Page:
Several years after the Congregation of the Humility of Mary moved its motherhouse from Ottumwa to Davenport some of its members began interviewing civic leaders about unmet needs in the area. Affordable housing stood out. The CHM sisters responded, choosing to help single-parent families experiencing homelessness to become self-sufficient.
With staff, volunteers and community support, the sisters nurtured a nonprofit organization that 30 years later serves as a model for creating housing opportunities for all who need it. Humility Homes and Services (HHSI) is “a little voice of Christ” responding to human suffering, as a member of The Catholic Messenger’s Editorial Board said.
HHSI provides nearly a dozen housing programs and services focused on collaborating with families and individuals to obtain and/or maintain affordable housing in the Quad Cities and offers a low-barrier, emergency shelter to adult individuals without a home. HHSI practices what the late “Father” Marvin Mottet called “the two feet of social action” by addressing immediate needs (housing), and systemic change (elimination of obstacles to affordable housing).
“This was more than a roof over my head. It was the foundation under my feet,” says Connie Coopman. She and her infant daughter Carissa were the first participants 30 years ago when HHSI got its start as Humility of Mary Housing, Inc.
The Catholic Messenger chose this week to feature the work of HHSI as it observes its 30th anniversary in a pandemic that has accelerated the affordable housing crisis and all of the problems contributing to it. “It is a community challenge that is part of a much bigger challenge facing our entire country,” says CHM President Sister Mary Ann Vogel who has been involved in HHSI from the start. “We simply have to be out advocating for the needs of those who come to us for service. So many changes have to take place in order for everyone to have a place to call home and to keep that home.”
HHSI helps shape the conversation about tackling the affordable housing crisis as a partner in the Quad Cities Housing Cluster. Last month, the consortium of bi-state not-for-profit and for-profit entities introduced an initiative called Silos to Solutions to address affordable housing needs and to invite the greater community to help bring it to fulfilment (contact Leslie Kilgannon at qchousingcluster@ gmail.com).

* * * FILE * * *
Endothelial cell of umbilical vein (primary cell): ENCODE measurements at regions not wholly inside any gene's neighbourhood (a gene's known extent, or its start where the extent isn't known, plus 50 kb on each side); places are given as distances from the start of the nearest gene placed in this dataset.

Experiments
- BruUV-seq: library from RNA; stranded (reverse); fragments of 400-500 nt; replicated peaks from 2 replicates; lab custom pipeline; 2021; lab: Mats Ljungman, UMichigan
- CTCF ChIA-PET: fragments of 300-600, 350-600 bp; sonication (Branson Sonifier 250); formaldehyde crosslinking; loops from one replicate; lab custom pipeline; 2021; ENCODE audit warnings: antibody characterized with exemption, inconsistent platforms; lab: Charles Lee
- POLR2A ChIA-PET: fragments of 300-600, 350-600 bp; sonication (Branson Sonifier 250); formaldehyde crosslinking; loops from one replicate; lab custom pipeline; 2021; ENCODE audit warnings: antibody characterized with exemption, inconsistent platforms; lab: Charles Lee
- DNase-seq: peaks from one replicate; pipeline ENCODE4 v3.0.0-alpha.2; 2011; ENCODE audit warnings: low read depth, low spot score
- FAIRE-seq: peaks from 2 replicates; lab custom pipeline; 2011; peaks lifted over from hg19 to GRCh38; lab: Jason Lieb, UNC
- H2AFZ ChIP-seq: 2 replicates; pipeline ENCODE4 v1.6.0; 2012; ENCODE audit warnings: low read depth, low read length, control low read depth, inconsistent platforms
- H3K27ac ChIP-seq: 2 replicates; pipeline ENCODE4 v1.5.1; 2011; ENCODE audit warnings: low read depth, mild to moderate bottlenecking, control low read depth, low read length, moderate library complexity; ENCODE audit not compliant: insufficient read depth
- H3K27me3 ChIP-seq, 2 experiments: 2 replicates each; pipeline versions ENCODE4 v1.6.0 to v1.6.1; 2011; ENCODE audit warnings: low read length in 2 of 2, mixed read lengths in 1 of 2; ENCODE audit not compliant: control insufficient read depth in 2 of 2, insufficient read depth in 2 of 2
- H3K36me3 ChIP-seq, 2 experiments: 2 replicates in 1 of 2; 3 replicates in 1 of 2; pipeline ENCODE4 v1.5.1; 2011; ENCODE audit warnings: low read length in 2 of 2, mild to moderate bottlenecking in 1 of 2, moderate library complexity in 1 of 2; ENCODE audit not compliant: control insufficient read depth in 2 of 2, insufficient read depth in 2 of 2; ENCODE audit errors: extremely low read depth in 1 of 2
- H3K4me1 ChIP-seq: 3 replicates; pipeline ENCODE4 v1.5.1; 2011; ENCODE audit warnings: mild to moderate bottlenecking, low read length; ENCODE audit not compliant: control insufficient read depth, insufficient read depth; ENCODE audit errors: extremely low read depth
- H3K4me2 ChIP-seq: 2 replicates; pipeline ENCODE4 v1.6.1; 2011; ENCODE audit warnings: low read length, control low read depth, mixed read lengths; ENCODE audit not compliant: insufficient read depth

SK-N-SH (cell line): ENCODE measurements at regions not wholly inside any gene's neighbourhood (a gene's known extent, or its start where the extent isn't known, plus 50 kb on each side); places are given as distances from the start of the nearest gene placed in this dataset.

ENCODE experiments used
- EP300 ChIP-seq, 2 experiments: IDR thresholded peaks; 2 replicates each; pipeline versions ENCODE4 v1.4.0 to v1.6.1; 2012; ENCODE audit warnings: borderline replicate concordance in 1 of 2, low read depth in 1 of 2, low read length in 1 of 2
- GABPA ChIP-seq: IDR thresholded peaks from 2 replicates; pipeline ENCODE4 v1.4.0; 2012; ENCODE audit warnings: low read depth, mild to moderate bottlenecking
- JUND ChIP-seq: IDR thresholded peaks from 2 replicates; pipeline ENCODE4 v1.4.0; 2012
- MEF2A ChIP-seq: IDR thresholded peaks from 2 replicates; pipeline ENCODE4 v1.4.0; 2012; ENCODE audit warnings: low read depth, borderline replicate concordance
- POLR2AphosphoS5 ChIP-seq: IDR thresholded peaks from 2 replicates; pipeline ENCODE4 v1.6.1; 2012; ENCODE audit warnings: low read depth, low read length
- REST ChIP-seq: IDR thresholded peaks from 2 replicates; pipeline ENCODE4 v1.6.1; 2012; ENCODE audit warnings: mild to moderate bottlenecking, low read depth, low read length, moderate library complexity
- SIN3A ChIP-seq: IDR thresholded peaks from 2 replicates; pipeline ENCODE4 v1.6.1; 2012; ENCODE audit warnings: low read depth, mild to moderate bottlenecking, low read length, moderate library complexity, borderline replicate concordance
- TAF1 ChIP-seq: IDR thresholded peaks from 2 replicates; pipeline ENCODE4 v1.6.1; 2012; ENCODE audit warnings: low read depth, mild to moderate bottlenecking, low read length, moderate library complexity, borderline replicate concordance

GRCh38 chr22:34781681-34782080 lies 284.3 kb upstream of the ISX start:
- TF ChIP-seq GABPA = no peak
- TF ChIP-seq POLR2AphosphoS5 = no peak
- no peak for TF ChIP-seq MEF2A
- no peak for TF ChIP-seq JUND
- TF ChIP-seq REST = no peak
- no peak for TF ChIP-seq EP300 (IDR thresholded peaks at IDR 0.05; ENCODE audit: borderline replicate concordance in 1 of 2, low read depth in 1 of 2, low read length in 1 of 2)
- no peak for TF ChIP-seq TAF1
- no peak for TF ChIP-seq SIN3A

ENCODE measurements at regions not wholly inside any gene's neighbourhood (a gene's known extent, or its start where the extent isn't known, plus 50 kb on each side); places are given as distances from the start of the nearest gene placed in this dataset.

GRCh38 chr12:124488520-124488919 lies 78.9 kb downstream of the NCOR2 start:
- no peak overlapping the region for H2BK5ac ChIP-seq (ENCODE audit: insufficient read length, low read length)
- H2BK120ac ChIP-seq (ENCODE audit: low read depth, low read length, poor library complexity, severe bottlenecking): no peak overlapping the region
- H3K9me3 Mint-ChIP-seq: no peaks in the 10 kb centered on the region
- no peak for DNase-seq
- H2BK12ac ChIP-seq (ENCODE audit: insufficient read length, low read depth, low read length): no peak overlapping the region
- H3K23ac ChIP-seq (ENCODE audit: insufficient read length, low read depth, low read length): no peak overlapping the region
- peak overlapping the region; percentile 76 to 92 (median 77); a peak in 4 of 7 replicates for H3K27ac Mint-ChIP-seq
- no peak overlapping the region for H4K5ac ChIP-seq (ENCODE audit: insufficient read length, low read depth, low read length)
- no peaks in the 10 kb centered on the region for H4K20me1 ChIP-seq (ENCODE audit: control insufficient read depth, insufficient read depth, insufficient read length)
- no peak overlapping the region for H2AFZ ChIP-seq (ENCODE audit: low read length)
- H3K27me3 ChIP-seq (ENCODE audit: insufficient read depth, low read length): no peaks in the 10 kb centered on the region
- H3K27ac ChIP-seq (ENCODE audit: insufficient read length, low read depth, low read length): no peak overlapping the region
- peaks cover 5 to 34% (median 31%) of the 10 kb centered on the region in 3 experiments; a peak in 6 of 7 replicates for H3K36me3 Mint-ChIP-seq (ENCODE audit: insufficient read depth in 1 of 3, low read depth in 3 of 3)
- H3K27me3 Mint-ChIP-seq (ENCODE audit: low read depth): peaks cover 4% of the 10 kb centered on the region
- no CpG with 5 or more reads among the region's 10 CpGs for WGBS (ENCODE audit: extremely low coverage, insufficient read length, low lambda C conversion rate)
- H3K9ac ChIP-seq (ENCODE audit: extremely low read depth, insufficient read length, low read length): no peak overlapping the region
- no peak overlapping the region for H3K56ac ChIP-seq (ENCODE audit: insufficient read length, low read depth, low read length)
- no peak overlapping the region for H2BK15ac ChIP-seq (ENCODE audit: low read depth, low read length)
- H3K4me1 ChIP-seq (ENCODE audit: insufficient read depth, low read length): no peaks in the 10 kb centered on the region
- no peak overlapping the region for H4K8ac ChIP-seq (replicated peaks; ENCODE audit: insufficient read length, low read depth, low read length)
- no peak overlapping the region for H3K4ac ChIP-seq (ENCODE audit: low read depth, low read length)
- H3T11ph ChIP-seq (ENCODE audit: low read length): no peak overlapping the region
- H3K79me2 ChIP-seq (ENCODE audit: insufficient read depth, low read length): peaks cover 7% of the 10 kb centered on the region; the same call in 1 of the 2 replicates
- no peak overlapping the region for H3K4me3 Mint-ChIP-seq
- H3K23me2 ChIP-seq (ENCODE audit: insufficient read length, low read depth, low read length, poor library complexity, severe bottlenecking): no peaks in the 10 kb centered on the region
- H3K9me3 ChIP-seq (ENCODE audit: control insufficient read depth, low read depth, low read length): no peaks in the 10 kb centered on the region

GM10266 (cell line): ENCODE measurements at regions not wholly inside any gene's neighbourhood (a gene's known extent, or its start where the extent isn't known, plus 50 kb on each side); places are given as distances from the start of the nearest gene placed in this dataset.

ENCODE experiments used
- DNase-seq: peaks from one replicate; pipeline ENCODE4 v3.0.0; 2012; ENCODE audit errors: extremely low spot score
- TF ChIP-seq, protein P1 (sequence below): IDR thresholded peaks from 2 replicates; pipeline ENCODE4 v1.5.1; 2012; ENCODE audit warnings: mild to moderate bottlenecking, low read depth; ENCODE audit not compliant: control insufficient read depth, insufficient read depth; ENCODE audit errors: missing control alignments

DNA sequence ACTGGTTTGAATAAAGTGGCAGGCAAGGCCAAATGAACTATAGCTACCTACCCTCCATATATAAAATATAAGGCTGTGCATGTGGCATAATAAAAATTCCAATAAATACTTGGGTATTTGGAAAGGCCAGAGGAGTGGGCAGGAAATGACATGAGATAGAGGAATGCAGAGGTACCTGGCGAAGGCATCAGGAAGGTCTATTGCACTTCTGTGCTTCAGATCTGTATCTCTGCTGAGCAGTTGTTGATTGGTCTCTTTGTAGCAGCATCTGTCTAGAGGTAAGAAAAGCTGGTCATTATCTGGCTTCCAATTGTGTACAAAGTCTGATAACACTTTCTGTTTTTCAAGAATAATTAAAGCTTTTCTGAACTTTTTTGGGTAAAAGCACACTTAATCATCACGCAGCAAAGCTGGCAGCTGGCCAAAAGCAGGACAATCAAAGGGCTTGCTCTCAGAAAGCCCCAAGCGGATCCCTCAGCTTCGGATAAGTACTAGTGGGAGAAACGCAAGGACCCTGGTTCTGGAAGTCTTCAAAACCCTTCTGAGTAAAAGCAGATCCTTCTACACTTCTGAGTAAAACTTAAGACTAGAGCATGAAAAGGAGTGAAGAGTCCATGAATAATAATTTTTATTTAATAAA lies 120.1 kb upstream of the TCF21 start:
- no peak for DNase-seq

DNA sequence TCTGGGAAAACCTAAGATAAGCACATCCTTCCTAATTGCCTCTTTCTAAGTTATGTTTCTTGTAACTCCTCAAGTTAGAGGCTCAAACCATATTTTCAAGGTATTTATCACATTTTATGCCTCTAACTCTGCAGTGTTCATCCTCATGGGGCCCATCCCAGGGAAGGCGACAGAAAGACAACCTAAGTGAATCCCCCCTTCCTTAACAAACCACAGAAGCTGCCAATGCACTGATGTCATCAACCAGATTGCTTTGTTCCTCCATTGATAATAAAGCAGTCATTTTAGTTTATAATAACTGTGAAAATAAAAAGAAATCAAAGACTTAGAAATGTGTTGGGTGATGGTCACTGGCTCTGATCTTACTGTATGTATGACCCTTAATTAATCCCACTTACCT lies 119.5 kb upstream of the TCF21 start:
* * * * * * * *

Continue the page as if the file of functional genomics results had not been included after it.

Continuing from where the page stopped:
The influence of HHSI spreads beyond the Quad Cities in the Diocese of Davenport. Mary Margaret Butler, a Catholic living in Ottumwa, sought advice from HHSI about establishing a women and children’s emergency shelter in her city. The late Sister Donna Donovan, CHM, who served in Ottumwa, was a family friend who supported the ministry and mission of Butler’s nonprofit organization Whatsoever You Do (WYD). The sisters see Butler’s organization as a way to continue their ministry in Ottumwa (visit the WYD Facebook page at https://tinyurl.com/yx92tsqa).
“They certainly are a model to follow,” said Craig Fenton, who has talked with representatives of HHSI among other organizations in developing Transitions, a nonprofit homeless and low-income resource center in Burlington. He hopes to open the Transitions shelter in the next 60 days (contact him at TransitionsDMC@outlook.com or P.O. Box 59, 515 S. Main St., Burlington, Iowa, 52601).
Affordable housing remains a challenge in our state and across the nation. One-quarter of all renters paid one-half of their income on housing before the pandemic, U.S. Sen. Sherrod Brown of Ohio said during a July 16 webinar organized by the National Low Income Housing Coalition (NLIHC). Many were one emergency away from homelessness. HHSI works to prevent that from happening.
Between March 18 and Sept. 7, 4,771 evictions were filed in Iowa, 95% based on nonpayment of rent. This number does not reflect actual evictions and the CDC has published an emergency order through Dec. 31 that temporarily halts residential evictions to prevent the further spread of COVID-19. However, the filings signal that housing needs are going to become more acute.
Moving beyond its 30th year, HHSI has begun strategic planning. That process will include exploring the transition from a supported ministry of the sisters to a “free-standing nonprofit agency capable of sustaining the sisters’ legacy of providing housing and services for those experiencing homelessness,” said Sister Johanna Rickl, CHM vice president.
Thank you, sisters, for being the little voice of Christ responding to his mandate in Matthew 25: “For I was hungry and you gave me food, I was thirsty and you gave me drink, a stranger you welcomed me. …”
Now, let us be the little voice of Christ through donations, volunteerism and advocacy. Go to the Humility Homes and Services website www.humilityhomes.org or call (563) 326-1330.
Barb Arland-Fye, Editor